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Home / NATIONAL FRAMEWORK / Additional information / News / In Cancun, it was apparent the future had become the present. The danger is now
In Cancun, it was apparent the future had become the present. The danger is now

The year 2010 was a banner year for climate records but a desperate one for climate talks.

It was one of the three warmest years recorded since 1850. It also marked the end of the warmest 10-year period since the beginning of instrumental records.
Canada was among the prizewinners.
"The most extreme warm anomalies ... extended across most of Canada and Greenland with mean annual temperatures 3 degrees Celsius or more above normal in parts of west Greenland and the eastern Canadian Arctic and sub-Arctic," according to the United Nation's World Meteorological Organization. "Temperatures averaged over Canada have been the highest on record."
Throughout the year the drumbeat of science continued its warnings and the proof was on the ground for all to see.
Record high temperatures in Russia (7.6 Celsius above normal) caused raging forest fires that by August seemed to engulf half the country, destroying 40 per cent of the grain crop, burning whole villages and even threatening Moscow.
Record floods swamped Pakistan. Murderous mudslides swallowed villages in China, killing 1,400 people in Gansu Province.
Scientists confirmed the accelerated melting of the world's mountain glaciers as well as the great Arctic ice fields and ice sheets. Satellites and ocean monitoring showed sea levels are slowly rising because of glacial melting and the expanding thermal effect of warmer waters.
By the time negotiators arrived in Cancun on Nov. 29 to begin another round of climate talks, the deteriorating state of mankind's' backyard was no longer a distant risk debated by scientists. It was here and now and on every diplomat's lips.
Scientists may shy from blaming a specific weather event on global warming. But throughout the Cancun negotiations these events spoke volumes. Extreme weather and strange seasonal anomalies had traced a worrisome and now familiar pattern over the face of the last decade.
At the Cancun climate change conference, Chris Huhne, secretary of state for energy and climate change in Britain, was blunt: "The pattern of these events and frequency of these events is due to climate change."
He claimed the U.K. alone paid out 4.5 billion pounds (nearly $7 billion) for flooding damage this year compared with only 1.5 billion pounds ($2.3 billion) in the previous 10 years.
"There is a relatively modest cost of dealing with this (climate change) problem and a massive catastrophic cost of doing nothing," he warned.
Negotiators wrestled with the realization that all the pledges so far to reduce greenhouse gas emissions would not come anywhere near to meeting the goal of keeping the mean global temperature increase below 2 degrees Celsius. If we allow temperatures to rise above this threshold, scientists believe there is at least a 50-per-cent chance of runaway climate change.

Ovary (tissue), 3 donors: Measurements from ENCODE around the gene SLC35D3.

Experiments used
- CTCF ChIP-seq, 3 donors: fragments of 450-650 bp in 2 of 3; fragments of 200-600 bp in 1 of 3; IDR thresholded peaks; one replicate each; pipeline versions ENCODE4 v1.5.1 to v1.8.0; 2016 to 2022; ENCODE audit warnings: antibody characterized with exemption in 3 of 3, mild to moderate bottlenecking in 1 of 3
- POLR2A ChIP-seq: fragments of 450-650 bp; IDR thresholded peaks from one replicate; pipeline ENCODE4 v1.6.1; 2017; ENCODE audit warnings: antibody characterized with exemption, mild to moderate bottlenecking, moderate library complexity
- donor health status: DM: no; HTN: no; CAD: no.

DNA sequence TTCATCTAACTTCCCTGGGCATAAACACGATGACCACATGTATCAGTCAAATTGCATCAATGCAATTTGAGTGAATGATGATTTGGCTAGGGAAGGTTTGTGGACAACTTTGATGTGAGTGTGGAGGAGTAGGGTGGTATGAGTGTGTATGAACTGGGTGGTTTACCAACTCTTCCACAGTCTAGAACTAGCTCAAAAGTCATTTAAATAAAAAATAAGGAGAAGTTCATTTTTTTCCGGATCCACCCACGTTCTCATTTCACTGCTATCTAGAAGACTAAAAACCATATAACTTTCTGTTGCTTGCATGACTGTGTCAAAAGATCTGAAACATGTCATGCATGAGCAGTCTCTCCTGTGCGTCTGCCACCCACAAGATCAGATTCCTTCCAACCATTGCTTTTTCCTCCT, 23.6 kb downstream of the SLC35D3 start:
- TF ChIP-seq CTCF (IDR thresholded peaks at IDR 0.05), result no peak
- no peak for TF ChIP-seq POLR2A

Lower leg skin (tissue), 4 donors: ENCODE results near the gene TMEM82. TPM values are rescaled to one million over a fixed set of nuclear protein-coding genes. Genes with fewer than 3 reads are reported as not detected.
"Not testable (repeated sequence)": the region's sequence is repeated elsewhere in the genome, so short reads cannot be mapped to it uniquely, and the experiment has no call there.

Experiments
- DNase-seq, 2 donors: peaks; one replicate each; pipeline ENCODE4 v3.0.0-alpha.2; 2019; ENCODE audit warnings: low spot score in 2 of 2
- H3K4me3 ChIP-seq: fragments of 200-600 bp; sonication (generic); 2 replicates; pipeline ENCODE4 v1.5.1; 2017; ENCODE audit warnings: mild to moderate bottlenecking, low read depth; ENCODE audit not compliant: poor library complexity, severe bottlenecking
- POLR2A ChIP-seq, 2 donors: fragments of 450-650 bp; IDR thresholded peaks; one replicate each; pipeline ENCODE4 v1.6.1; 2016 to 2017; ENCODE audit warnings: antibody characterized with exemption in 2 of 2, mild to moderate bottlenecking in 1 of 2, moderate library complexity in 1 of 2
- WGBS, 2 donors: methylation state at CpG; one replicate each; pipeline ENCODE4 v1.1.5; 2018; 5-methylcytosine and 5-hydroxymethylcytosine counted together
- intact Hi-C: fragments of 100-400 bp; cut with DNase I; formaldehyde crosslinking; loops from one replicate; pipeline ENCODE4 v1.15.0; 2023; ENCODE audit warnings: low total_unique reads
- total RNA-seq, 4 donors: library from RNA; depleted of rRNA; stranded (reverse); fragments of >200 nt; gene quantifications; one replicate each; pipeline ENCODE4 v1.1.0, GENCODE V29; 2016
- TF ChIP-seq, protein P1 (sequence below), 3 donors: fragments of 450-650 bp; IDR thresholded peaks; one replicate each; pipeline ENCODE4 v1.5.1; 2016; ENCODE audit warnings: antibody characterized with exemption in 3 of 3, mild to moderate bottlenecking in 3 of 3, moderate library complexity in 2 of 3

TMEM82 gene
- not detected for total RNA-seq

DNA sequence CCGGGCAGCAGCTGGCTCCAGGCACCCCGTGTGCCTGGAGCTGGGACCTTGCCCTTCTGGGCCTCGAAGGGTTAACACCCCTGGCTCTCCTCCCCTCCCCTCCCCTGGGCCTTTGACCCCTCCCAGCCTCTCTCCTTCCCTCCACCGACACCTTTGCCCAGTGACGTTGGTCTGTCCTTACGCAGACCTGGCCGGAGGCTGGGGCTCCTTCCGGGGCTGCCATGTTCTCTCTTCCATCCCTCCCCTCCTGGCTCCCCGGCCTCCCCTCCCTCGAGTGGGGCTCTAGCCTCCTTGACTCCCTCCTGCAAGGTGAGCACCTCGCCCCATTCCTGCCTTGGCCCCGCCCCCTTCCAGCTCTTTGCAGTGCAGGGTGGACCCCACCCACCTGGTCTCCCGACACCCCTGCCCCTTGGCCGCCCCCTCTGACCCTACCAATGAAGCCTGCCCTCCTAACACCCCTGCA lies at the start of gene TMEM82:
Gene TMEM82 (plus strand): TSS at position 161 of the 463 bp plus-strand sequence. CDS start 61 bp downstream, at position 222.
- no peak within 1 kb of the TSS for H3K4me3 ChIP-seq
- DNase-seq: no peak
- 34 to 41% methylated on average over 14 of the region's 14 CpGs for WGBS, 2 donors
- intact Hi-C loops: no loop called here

A report by the United Nations Environment Program (UNEP) says that humanity's inaction means it is falling well behind in meeting that goal.
As it stands, there is a 40-per-cent gap between emission reduction pledges in the Copenhagen Accord and the 2-Celsius target. That means we have to cut another 6 billion tonnes of carbon each year by 2020. It's a tall order. It is more than the total emissions of the world's cars, buses and trucks in 2005. But, says the UNEP, "tackling climate change is still manageable if leadership is shown."
The total political failure of Copenhagen made 2010 the watershed year and the Cancun climate conference pivotal. The entire multilateral approach to fighting climate change was on trial. Cancun had to put the talks back on track towards a definitive and ambitious agreement that would substantially reduce the risk of runaway climate change.
Right from the beginning Cancun showed its muscle. Environment ministers and government leaders from around the world related the strange weather patterns that bedevilled their countries threatening their agriculture, their ecosystems and, in many cases, their way of life. In Copenhagen, they had spoken in terms of principles and future challenges. In Cancun, the future had become the present. The danger is now.
Leading up to Cancun, the Mexican government emphasized a step-by-step approach toward a global agreement. Expect no agreement to be signed in Cancun, Mexican Secretary of Foreign Affairs Patricia Espinosa cautioned. Success would come in the form of small victories that eventually -perhaps in Durban, South Africa, in 2011 -could be fashioned into a legally binding global commitment.
Espinosa's skilful handling of this disparate group of 193 countries assured that Cancun became a triumph if only compared with Copenhagen's failure. She won a resounding consensus on two negotiating texts that if nothing else offers hope.
The texts may still be long on principles and short on substance. But the Cancun decisions mean we are back in the game. They showed, at least for the moment, that the globe is finally showing signs of the determination and leadership required to tackle climate change. If the spirit of Cancun continues, next year's conference in Durban will produce a binding international agreement.
The key question is will it be strong enough to make a difference? Climate change waits for no one. Scientists have warned for years that ambitious actions must be taken now to reduce the risk of runaway climate change. As the weather patterns of the last decade demonstrate, their warnings appear frighteningly accurate.

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